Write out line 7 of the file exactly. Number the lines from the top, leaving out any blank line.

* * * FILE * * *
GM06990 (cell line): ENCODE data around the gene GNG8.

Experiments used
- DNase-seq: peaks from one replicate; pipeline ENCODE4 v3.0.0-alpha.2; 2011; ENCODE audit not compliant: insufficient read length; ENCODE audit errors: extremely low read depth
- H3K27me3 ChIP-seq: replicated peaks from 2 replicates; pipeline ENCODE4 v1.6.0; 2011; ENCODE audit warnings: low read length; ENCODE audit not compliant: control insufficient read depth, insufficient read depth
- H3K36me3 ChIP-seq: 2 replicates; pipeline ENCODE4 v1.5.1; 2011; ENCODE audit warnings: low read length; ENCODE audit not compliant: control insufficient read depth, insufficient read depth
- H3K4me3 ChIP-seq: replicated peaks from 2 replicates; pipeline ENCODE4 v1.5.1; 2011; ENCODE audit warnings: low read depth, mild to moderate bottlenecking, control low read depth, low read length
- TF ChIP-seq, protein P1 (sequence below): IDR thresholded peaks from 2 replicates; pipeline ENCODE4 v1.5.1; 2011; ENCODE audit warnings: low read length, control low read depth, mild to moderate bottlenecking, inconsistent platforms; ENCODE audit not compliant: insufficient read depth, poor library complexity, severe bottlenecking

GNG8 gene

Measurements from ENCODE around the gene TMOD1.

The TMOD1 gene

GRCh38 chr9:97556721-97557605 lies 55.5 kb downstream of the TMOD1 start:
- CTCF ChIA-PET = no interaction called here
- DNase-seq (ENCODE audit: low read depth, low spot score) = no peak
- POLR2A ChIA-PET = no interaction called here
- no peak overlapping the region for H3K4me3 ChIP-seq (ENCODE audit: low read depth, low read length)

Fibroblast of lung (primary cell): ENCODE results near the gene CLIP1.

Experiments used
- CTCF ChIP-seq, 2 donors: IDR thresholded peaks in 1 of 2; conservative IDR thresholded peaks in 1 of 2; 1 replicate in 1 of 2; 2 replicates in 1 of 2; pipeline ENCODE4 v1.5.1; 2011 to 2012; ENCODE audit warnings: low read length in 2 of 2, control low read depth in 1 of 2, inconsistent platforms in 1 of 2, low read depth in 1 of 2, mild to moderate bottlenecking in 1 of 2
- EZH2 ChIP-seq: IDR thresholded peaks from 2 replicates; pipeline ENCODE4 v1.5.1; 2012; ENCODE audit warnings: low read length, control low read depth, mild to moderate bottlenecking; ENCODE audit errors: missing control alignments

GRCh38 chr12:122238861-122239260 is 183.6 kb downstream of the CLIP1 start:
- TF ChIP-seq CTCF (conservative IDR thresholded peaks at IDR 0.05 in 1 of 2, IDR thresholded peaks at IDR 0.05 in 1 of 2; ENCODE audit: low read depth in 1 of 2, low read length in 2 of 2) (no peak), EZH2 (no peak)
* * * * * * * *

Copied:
- TF ChIP-seq, protein P1 (sequence below): IDR thresholded peaks from 2 replicates; pipeline ENCODE4 v1.5.1; 2011; ENCODE audit warnings: low read length, control low read depth, mild to moderate bottlenecking, inconsistent platforms; ENCODE audit not compliant: insufficient read depth, poor library complexity, severe bottlenecking